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Crankcase pressure causing oil to come through breather hoses has the one way valve fitted this caused oil tank to pressurise

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Needs piston rings at least!

Posted on Aug 01, 2009


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What causes excessive crankcase vaccum, besides pcv. Pcv confirmed OK and functioning, all vacuum lines routed correctly 07 f150 5.4 3 valve

I can only think there is a fault somewhere in the pcv system that has somehow been overlooked.

The vacuum part of the pvc system provides the motive power for the flow of clean fresh air through the crankcase and into the inlet manifold via two routes, taking with it the various crankcase emissions to be burned up during the combustion process.

At idle and low revs and other times when manifold depression is high, such as during overrun, crankcase emissions tend to be drawn through the pcv valve directly into the manifold and at other times, when engine speed and load increases the venting increasingly takes place through a second vent into the air cleaner or intake. At low speed, etc. the second vent becomes the supply of clean fresh air for the crankcase.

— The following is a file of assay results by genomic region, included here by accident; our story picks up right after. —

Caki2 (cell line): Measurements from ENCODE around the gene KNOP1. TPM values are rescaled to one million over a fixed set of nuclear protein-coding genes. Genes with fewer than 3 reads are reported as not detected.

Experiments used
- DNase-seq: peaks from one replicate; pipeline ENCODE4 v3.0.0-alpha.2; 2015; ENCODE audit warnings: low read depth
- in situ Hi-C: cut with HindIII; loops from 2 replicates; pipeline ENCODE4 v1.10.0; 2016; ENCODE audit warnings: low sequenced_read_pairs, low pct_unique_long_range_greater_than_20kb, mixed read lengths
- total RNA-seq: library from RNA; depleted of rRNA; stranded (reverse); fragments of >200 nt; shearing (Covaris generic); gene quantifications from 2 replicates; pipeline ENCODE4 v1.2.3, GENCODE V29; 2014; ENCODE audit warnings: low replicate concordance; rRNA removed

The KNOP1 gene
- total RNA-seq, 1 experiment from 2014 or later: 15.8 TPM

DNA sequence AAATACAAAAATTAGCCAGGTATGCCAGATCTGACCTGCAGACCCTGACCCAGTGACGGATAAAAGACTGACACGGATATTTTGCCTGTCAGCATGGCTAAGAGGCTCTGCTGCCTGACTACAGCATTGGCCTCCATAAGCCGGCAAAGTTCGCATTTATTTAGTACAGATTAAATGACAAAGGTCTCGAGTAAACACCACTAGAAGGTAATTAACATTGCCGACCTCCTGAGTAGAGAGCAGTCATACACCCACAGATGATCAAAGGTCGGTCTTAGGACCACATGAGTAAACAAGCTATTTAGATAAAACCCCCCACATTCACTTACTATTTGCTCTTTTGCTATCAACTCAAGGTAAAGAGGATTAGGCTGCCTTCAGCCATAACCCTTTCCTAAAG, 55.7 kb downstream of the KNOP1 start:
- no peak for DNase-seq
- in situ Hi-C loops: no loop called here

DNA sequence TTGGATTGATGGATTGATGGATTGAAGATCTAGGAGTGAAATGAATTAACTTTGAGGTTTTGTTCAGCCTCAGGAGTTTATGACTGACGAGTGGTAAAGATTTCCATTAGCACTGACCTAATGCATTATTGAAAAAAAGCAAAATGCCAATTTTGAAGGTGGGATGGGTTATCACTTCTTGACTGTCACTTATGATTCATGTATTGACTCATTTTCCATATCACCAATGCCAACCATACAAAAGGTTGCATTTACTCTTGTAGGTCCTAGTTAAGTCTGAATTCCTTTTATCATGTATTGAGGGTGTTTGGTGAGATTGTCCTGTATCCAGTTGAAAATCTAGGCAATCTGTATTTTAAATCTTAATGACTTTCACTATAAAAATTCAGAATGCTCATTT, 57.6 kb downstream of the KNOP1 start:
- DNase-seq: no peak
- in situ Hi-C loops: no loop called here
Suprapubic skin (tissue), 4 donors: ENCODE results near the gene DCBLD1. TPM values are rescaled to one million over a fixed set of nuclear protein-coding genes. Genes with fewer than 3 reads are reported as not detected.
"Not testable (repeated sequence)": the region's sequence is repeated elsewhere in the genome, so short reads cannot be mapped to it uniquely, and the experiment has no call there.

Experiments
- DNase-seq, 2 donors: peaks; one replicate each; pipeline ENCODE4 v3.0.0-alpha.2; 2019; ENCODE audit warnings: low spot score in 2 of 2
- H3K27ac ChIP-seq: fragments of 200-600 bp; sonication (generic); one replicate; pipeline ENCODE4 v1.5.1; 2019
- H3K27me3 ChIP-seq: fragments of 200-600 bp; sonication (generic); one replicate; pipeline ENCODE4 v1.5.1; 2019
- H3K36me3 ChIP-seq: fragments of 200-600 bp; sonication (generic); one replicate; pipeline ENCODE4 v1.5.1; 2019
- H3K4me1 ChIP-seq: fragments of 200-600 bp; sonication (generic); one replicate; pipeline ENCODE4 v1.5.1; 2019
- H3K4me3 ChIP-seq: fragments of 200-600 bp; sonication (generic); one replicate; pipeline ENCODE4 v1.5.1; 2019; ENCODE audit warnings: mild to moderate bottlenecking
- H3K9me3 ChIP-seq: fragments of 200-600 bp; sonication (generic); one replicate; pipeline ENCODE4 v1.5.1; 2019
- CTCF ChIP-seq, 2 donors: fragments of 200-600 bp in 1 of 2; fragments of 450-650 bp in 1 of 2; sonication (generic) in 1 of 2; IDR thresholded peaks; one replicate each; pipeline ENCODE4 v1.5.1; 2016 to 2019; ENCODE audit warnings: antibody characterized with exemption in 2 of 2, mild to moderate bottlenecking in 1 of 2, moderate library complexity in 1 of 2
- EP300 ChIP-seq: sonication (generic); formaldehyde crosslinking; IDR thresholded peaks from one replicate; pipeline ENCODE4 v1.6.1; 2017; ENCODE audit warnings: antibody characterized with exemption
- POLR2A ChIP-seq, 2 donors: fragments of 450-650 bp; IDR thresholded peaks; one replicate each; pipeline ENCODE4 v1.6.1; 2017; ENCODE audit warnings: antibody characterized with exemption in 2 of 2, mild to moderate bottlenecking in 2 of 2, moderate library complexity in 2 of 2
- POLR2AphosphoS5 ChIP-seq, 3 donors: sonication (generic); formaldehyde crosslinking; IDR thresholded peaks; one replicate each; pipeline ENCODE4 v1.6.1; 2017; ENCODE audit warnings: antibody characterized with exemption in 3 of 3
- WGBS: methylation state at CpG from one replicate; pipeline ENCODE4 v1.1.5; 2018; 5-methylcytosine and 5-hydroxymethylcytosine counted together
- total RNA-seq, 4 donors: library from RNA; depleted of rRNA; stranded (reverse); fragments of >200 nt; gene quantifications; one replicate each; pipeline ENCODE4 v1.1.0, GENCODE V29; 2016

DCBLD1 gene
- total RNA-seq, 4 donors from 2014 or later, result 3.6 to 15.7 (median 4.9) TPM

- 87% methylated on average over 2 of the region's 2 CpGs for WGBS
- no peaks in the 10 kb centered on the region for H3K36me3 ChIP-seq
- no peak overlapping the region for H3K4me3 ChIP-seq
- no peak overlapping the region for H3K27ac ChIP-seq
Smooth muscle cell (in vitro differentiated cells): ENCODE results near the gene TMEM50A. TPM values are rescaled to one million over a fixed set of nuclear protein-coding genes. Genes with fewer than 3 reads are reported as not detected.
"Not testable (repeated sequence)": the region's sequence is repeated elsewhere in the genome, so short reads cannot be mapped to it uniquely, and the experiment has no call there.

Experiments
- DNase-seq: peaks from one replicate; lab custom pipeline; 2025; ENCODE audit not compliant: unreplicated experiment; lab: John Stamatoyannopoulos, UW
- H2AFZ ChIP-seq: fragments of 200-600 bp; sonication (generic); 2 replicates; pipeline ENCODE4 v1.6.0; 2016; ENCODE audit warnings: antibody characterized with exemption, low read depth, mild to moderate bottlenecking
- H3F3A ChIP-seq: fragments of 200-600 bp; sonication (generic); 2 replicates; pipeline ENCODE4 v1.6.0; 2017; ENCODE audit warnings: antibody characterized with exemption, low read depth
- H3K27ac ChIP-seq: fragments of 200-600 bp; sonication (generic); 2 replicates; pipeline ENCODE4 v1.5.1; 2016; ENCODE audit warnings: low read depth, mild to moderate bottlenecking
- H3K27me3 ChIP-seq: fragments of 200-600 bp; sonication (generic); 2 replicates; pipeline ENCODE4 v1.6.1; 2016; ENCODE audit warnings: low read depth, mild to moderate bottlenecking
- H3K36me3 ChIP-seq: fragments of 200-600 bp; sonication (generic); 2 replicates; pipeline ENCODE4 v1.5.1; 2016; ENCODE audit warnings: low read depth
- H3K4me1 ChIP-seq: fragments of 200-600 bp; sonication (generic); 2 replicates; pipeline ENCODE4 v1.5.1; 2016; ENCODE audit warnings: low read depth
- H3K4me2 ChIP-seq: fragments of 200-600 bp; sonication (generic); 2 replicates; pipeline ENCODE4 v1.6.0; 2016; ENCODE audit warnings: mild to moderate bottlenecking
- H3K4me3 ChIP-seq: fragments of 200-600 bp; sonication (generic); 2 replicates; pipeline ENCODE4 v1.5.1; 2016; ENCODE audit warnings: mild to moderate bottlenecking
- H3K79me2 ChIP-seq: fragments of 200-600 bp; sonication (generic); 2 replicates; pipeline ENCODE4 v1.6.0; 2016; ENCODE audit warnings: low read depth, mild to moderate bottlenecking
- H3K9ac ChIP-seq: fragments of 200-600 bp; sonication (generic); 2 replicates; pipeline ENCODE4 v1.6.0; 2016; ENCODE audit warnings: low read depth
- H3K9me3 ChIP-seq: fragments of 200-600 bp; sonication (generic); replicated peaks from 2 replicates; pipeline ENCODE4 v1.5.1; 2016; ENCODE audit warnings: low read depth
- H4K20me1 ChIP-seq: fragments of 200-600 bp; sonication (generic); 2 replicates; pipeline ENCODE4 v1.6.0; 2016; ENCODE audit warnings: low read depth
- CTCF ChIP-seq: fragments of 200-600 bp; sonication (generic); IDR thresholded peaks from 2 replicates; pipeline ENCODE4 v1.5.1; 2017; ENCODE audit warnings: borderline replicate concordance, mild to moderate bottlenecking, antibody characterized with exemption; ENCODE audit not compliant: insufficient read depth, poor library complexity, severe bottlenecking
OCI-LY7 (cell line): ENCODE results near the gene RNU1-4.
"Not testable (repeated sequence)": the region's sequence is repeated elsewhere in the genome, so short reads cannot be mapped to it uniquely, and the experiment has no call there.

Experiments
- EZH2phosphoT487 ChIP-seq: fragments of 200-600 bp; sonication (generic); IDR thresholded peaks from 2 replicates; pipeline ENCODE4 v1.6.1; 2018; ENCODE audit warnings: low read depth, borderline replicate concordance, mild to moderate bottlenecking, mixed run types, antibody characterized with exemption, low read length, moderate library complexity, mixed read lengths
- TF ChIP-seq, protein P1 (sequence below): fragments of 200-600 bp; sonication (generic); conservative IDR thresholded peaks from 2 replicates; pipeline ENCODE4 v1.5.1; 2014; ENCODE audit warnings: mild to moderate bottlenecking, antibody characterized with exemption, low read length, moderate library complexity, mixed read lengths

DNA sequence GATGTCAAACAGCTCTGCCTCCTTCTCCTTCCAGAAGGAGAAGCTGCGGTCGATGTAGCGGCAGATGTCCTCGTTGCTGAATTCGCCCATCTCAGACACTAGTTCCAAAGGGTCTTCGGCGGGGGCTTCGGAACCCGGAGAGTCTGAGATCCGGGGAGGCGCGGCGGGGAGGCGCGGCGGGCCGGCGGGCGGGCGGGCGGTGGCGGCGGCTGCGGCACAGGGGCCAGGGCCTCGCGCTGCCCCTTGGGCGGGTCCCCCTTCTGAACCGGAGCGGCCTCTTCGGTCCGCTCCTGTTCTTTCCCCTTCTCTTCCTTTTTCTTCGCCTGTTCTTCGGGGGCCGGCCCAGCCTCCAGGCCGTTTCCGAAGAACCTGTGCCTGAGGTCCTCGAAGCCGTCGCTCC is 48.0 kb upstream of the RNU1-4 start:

In the early days of the pcv system some engines had fresh air supplied via a filter fitted to the crankcase and others used a vented oil filler cap. A few engines had no air inlet at all and the manifold was simply connected directly through a length of half-inch hose to the valve cover. Those engines almost never leaked oil...
For a few years BMC used a complicated vacuum regulator valve mounted on the crankcase and again a large bore hose to the manifold.

Since those days most manufacturers have settled on one of two systems using either a pcv valve or a small air bleed into the manifold to provide the motive power for the ventilation of the crankcase. Mostly there is a flame or spark arrestor/oil mist trap in the breather that sometimes becomes blocked and causes trouble, though the trouble is usually the opposite of too much vacuum.

I suggest you go back to the drawing board and recheck everything. During a service I usually test the breather by putting the compressed air blow-gun down the dipstick tube and sealing it with a cloth. If the crankcase breather is clear and working properly no pressure will build up inside the engine.
Obviously some caution is needed to avoid blowing out seals and gaskets if the breather is found to be inadequate.